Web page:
Top 5 impact-resistant plastics

By June 30, 2021
Impact-Resistant Plastics Hero

In manufacturing, we classify some plastics as “tough.” Toughness measures a material’s ability to resist high-impact forces without breaking, fracturing, or deforming. A tough material is strong and can bear loads of force, but it’s also ductile and able to stretch under pressure.

Tough materials are naturally more impact-resistant than other materials, but various factors can affect a material’s impact resistance. For example, plastics tend to be more brittle at cooler temperatures and tougher at warmer temperatures. Prolonged exposure to elevated temperatures and UV light tends to decrease a plastic’s toughness. Part geometry can also affect impact resistance — sharp internal corners can create stress concentrations that cause breakage, whereas round corners tend to make parts more durable.

Choosing the right material from the beginning can extend the service life of a part and prevent part failure down the line. Here’s what you need to know about some of the best impact-resistant plastics.

Best impact-resistant plastics

At Fast Radius, we determine a material’s toughness by looking at the results from its Notched IZOD impact test. This test measures the energy absorbed by a plastic, which helps determine how much energy it can stand before deformation. Here are some of the best impact resistant plastic options for creating tough parts.

Acrylonitrile butadiene styrene (ABS)

ABS is known for its high impact resistance and mid-range cost, making it a popular choice in many different manufacturing industries. ABS is also easy to machine and bonds well with adhesives, paint, and coatings. The temperature at which ABS is manufactured affects its final properties — low temperatures yield more impact resistance, while high temperatures increase heat resistance.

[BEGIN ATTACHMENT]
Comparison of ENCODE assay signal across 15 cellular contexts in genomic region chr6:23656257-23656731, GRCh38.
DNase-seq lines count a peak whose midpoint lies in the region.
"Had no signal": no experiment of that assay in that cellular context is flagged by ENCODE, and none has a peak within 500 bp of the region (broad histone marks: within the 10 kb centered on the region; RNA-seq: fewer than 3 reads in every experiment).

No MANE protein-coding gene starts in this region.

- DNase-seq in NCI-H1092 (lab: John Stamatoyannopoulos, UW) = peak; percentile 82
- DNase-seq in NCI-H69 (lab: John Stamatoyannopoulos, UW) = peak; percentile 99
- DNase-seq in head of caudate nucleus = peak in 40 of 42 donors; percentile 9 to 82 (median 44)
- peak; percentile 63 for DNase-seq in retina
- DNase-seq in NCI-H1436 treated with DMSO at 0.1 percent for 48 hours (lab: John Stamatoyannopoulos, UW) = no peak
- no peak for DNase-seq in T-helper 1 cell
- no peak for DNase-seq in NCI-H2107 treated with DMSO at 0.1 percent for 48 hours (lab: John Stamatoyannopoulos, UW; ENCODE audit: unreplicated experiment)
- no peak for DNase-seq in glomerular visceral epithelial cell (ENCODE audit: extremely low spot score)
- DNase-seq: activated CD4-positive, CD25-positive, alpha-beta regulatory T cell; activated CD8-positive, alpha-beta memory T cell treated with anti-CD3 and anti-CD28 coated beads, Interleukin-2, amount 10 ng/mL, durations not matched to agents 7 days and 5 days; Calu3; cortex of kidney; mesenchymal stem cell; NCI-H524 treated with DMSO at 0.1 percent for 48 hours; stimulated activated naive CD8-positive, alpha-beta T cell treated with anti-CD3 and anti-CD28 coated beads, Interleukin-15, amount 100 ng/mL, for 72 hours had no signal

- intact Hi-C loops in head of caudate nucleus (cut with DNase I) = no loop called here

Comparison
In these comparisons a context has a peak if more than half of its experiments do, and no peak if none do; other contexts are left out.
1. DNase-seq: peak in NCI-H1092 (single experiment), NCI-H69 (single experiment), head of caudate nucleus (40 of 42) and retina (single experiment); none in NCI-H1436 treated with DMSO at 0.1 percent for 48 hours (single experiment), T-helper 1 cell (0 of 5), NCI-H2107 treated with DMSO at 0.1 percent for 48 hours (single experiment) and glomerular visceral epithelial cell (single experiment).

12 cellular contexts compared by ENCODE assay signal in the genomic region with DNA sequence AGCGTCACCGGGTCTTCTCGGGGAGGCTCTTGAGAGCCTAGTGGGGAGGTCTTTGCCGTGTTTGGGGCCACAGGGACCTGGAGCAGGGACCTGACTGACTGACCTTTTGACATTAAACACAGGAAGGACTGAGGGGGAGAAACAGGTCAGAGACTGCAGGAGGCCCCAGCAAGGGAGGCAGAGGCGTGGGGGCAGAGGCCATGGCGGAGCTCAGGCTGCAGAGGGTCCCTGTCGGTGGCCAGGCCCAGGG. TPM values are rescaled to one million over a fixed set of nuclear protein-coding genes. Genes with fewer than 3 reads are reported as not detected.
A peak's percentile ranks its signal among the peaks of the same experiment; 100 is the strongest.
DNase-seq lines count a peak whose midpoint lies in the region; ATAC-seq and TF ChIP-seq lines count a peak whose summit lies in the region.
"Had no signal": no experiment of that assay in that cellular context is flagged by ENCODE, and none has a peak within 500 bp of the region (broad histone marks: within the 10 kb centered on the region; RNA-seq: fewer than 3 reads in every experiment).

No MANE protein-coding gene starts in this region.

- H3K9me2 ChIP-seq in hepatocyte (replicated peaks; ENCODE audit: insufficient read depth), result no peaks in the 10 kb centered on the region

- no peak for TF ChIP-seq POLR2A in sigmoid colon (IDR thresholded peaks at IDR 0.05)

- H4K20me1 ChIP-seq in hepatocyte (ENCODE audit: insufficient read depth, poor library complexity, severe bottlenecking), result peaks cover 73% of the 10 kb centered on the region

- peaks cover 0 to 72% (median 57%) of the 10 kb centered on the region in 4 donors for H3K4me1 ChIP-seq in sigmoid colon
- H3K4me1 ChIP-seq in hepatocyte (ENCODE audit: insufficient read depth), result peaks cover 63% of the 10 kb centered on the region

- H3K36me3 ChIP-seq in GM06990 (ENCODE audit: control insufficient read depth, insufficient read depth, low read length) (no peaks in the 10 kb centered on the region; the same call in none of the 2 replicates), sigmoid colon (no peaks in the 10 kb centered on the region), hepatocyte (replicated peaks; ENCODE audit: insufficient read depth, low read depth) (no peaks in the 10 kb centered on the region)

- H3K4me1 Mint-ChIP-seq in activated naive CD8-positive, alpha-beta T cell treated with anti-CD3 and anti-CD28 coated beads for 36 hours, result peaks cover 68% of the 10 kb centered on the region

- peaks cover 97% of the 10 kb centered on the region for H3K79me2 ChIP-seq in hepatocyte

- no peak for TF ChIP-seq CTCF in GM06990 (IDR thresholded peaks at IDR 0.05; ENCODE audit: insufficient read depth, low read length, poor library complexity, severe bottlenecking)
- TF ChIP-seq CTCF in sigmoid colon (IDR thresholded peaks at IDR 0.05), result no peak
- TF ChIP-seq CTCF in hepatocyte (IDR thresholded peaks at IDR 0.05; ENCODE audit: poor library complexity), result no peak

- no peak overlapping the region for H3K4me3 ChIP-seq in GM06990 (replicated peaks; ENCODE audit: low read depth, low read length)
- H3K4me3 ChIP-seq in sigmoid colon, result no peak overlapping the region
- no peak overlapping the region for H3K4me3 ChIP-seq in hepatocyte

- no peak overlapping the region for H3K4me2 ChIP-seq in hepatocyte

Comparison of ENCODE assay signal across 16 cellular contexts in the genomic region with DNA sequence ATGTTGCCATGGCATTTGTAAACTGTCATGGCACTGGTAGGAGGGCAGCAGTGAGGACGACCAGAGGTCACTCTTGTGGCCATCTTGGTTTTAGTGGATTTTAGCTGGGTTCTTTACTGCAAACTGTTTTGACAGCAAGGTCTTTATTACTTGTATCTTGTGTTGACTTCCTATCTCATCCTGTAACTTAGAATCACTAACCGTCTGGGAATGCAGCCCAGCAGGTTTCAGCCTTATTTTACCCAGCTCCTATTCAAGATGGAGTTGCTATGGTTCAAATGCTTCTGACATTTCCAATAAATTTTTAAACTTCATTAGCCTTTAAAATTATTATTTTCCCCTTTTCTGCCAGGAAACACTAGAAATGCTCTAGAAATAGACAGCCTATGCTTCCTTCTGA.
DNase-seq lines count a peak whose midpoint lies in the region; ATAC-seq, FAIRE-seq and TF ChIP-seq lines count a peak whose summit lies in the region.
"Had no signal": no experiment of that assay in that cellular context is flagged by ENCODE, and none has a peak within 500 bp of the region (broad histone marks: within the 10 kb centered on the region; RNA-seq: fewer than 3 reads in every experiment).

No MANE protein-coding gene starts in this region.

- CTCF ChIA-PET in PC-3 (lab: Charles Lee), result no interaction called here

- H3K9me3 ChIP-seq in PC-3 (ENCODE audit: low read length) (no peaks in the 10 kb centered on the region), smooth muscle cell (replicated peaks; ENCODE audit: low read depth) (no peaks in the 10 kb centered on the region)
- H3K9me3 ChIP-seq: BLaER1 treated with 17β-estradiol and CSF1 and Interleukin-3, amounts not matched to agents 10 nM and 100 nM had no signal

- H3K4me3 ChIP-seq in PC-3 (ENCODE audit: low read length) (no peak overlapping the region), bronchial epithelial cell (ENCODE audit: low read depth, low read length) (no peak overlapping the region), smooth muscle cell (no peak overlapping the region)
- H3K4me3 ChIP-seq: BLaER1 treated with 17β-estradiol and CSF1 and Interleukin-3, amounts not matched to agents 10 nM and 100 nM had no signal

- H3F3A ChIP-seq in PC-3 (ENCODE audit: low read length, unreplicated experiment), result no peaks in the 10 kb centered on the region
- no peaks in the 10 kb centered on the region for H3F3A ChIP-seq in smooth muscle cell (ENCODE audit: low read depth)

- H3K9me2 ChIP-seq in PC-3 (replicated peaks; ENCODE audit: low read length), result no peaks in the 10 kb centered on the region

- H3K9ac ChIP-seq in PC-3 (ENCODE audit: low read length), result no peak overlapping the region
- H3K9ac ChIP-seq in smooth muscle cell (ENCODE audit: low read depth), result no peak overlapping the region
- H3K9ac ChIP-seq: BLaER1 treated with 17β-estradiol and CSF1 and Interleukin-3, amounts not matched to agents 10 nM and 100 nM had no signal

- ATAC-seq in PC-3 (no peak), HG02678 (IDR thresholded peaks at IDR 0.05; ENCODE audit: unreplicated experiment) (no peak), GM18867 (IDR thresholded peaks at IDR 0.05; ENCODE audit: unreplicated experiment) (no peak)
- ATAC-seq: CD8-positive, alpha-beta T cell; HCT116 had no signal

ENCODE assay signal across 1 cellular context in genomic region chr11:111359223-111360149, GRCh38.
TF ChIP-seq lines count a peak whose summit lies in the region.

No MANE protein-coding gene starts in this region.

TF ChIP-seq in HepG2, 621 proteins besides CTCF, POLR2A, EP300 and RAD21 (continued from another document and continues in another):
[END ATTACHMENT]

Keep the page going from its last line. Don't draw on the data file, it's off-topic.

ABS can be found in many components like instrument panels, luggage, automotive parts like car bumpers, housings for power tools and other appliances, and even children’s toys. Even though ABS is very versatile, product teams should know that this impact-resistant material is not suitable for use in food and beverage applications.

ABS Notched IZOD metrics — min value 200.0 j/m², max value 215.0 j/m²

High-density polyethylene (HDPE)

HDPE is a durable, versatile thermoplastic that offers fantastic impact resistance and tensile strength. Since its molecules are packed together so tightly, HDPE boasts incredible toughness and rigidity. HDPE is also resistant to chemicals, corrosion, absorption, and abrasion. However, HDPE can only support low-to-moderate heat resistance.

HDPE is a relatively low-cost material and easy to fabricate. It can be found in chemical tanks and marine construction, outdoor equipment such as playgrounds, and even prosthetics. Despite its toughness, HDPE is susceptible to stress cracking under extreme pressures. Also, there is a risk of mold shrinkage when manufacturing HDPE via injection molding.

HDPE Notched IZOD metrics — min value 20.0 j/m², max value 220.0 j/m²

Polycarbonate (PC)

Polycarbonate is an incredibly tough plastic that can be made transparent, like glass. For this reason, as well as its manufacturability, PC is a common glass alternative when high impact resistance is necessary. Many consumer goods are made from polycarbonate, including indoor and outdoor signs, helmets, protective goggles and face shields, windows, and more. PC is also used in architectural glazing designed to protect buildings from damage. This glazing is often used in medical facilities, government buildings, and transportation centers.